Monday, May 22, 2006

Lesbians seeking first gay 'divorce' after three months

By Jonathan Petre
(Filed: 19/05/2006)

A lesbian couple who could become the first to divorce after "marrying" just three months ago were warned by lawyers yesterday that they may have a long wait.

Liz King, 40, and Daphne Ligthard, 36, registered their civil partnership in Ashford, Kent, on Feb 11 before sharing a honeymoon in Amsterdam.

But the relationship soured after Miss Ligthard accused Miss King of seeing another woman who had been a guest at their "wedding". The couple are now splitting up and face the prospect of dividing their joint assets.

Miss Ligthard said that the break-up came after Miss King said she no longer loved her.

"Liz told me she didn't love me any more, that she hadn't done so for years. I was absolutely flabbergasted," she said.

"I asked her why she had gone through the wedding and she said it was to make me happy. But it was all her idea.

"She even asked if I would change my name by deed poll because she liked the sound of it. We seemed more in love than ever."

She said she noticed something was wrong after Miss King, an amateur triathlete who works in insurance, began spending a lot of time away from home and kept bringing another woman back to the house.

"Liz is into athletics and is a triathlete. She began spending a lot of time training with another girl at her athletics club," Miss Ligthard, who works for Eurostar, told The Sun newspaper.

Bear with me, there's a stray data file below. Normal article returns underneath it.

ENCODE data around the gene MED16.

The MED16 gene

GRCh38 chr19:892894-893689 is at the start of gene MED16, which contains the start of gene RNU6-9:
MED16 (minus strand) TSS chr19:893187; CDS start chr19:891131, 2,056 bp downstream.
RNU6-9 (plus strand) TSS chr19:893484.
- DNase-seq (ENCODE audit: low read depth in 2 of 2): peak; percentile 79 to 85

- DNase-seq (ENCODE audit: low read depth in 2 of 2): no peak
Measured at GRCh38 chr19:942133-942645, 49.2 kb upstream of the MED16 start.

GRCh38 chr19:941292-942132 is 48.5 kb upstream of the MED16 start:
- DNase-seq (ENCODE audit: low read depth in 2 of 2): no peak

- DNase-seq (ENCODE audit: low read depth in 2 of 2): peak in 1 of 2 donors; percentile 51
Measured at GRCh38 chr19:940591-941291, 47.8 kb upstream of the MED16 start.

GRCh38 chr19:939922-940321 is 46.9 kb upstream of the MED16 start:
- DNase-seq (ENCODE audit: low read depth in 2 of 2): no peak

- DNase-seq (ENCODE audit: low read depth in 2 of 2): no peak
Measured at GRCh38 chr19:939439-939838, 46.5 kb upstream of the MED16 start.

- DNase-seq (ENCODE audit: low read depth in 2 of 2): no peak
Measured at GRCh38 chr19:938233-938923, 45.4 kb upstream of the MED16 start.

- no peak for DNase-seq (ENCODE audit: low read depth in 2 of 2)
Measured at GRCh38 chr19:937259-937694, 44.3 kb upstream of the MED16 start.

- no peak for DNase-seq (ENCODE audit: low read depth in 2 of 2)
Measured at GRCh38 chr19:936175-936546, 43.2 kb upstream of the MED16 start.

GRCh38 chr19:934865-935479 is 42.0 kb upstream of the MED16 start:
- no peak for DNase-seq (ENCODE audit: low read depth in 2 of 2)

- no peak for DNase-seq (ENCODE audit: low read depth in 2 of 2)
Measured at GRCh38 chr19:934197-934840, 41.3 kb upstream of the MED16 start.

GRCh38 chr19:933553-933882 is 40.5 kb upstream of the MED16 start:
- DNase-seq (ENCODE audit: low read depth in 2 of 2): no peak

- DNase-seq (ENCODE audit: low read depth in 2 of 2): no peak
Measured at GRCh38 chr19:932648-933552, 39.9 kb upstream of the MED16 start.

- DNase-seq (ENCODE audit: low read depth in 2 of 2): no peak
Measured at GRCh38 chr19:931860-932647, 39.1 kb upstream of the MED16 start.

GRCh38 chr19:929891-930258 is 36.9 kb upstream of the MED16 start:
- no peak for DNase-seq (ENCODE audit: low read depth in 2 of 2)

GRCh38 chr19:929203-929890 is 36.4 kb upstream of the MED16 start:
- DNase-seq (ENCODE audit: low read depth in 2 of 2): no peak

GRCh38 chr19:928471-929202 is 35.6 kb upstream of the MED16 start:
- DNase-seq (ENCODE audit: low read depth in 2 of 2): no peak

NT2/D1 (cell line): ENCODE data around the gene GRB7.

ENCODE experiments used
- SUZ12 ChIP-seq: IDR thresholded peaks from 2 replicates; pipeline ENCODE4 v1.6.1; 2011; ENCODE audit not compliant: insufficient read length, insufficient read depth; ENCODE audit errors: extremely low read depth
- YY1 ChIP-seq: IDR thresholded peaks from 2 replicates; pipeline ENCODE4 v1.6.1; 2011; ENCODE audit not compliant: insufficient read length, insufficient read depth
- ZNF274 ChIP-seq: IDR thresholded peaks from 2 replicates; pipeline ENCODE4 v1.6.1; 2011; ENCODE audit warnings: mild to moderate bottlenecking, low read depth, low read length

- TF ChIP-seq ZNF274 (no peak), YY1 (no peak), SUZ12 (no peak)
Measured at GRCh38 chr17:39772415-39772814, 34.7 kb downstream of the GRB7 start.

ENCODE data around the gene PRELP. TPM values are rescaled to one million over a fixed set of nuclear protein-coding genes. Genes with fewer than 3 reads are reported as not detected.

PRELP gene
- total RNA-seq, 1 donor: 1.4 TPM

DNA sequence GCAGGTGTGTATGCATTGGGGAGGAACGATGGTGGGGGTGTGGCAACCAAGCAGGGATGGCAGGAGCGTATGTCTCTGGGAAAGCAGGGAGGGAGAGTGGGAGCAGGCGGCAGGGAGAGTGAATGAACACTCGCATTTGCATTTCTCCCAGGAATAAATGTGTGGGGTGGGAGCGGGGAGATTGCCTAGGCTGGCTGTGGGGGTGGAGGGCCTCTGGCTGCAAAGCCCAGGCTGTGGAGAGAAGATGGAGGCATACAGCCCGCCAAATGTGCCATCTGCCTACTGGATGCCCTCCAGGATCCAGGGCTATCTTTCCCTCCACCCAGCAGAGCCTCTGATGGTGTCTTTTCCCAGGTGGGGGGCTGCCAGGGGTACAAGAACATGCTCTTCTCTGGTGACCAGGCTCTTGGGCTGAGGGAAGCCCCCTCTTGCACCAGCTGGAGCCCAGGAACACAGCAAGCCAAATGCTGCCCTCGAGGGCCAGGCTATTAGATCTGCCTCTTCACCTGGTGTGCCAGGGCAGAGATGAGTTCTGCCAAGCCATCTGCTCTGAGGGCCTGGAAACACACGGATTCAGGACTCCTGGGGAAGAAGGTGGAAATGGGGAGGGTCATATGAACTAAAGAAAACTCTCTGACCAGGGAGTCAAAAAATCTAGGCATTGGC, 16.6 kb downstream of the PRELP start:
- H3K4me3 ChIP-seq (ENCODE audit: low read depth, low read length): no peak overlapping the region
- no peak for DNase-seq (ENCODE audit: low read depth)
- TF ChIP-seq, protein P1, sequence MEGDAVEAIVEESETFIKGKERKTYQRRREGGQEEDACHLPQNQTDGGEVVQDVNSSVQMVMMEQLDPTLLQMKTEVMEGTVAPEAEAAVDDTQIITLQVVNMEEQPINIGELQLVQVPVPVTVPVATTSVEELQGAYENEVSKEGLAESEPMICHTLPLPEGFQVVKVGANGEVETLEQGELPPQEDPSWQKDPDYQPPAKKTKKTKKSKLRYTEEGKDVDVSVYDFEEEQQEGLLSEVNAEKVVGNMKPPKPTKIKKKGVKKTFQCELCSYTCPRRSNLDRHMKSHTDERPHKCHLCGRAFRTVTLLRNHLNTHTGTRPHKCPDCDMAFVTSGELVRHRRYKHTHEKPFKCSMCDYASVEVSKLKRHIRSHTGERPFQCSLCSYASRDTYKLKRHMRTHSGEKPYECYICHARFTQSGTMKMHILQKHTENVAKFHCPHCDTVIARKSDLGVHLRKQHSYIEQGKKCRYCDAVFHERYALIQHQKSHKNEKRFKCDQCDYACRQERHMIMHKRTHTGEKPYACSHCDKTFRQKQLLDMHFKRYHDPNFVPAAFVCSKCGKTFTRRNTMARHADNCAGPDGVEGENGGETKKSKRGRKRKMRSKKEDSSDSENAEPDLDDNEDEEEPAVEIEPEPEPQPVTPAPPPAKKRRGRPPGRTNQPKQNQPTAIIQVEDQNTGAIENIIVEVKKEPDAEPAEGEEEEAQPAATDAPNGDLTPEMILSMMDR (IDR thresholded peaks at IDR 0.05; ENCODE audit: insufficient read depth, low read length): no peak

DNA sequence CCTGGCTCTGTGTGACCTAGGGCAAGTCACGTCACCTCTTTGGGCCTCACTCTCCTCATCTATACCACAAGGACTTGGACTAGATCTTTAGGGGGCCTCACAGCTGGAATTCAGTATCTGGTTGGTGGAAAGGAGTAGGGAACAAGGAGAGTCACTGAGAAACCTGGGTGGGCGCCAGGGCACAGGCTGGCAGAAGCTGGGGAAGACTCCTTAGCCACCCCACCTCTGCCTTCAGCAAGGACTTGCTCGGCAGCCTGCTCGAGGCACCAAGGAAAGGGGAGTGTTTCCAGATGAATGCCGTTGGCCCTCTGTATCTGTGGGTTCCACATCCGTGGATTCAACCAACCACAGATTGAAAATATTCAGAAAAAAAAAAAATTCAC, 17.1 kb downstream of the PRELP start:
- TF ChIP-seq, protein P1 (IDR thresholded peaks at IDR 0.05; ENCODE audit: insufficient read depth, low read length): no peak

"They were together every day and this girl began coming round to the house when I was at work."

Miss King said: "I have nothing to say except I feel sorry for Daphne at this time."

Lawyers said that, under the Civil Partnerships Act that came into force in December, the couple could not terminate their partnership until it had been in existence for at least a year.

Moreover, in contrast to marriage, adultery was not recognised as grounds for ending a civil partnership, though unreasonable behaviour could be cited.

Mark Harper, a divorce specialist with the London law firm Withers, said that the dissolution of a partnership was almost exactly the same as any other divorce.

"The court would look at the assets that existed at the start of the relationship," he said. "The presumption would be that assets built up during the course of a relationship would be equally divided even if one partner earned much more than the other."

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